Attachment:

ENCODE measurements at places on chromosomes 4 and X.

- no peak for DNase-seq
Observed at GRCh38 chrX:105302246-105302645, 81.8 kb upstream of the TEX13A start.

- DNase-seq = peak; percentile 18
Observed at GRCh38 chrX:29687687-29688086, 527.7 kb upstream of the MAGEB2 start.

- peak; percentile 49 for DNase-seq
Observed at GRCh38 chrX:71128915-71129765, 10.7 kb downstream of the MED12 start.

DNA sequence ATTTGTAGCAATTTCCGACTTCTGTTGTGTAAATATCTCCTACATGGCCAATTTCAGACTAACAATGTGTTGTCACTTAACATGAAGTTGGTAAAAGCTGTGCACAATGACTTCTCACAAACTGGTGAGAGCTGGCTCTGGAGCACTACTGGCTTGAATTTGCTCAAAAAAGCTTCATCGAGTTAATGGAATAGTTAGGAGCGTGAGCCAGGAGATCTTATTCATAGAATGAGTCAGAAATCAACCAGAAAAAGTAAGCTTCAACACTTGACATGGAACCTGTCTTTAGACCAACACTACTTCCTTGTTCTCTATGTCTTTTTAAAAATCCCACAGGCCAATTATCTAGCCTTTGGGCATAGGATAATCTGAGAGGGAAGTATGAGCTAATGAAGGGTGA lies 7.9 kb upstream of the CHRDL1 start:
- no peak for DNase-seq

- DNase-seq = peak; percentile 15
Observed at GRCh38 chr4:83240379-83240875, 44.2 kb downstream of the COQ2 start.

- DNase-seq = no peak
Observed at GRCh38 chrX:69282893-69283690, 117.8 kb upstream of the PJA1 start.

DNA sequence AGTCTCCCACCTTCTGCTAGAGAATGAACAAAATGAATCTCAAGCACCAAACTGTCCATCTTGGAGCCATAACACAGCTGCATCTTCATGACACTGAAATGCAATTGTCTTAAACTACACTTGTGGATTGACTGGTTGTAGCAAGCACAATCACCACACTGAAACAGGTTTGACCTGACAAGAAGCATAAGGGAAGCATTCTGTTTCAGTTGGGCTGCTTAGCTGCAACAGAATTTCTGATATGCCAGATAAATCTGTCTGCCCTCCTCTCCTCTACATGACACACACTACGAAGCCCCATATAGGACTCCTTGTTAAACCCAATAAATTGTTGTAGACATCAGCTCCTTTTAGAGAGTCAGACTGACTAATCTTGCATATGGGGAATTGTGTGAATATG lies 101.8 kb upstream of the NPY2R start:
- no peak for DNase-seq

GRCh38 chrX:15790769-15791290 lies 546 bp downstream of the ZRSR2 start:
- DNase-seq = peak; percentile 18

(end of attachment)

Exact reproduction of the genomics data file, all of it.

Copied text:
ENCODE measurements at places on chromosomes 4 and X.

- no peak for DNase-seq
Observed at GRCh38 chrX:105302246-105302645, 81.8 kb upstream of the TEX13A start.

- DNase-seq = peak; percentile 18
Observed at GRCh38 chrX:29687687-29688086, 527.7 kb upstream of the MAGEB2 start.

- peak; percentile 49 for DNase-seq
Observed at GRCh38 chrX:71128915-71129765, 10.7 kb downstream of the MED12 start.

DNA sequence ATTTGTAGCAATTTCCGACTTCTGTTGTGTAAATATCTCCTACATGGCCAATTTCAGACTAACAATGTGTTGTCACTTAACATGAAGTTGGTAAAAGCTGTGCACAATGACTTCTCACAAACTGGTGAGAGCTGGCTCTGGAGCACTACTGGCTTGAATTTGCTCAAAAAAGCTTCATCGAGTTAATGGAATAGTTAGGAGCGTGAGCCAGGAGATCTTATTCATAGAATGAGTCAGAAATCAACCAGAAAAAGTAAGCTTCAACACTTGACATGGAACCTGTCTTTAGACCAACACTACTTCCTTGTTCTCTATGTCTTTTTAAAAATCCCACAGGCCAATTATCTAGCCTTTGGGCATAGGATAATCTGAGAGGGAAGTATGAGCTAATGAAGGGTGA lies 7.9 kb upstream of the CHRDL1 start:
- no peak for DNase-seq

- DNase-seq = peak; percentile 15
Observed at GRCh38 chr4:83240379-83240875, 44.2 kb downstream of the COQ2 start.

- DNase-seq = no peak
Observed at GRCh38 chrX:69282893-69283690, 117.8 kb upstream of the PJA1 start.

DNA sequence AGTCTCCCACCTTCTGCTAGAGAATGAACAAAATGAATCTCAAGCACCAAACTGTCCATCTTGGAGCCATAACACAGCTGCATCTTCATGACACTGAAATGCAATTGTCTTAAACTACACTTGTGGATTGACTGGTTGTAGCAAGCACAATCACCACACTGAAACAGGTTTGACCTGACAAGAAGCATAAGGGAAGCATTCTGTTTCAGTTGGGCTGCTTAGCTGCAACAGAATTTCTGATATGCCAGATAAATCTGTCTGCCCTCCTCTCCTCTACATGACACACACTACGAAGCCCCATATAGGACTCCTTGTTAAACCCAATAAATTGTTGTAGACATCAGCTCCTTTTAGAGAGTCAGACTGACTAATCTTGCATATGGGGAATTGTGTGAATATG lies 101.8 kb upstream of the NPY2R start:
- no peak for DNase-seq

GRCh38 chrX:15790769-15791290 lies 546 bp downstream of the ZRSR2 start:
- DNase-seq = peak; percentile 18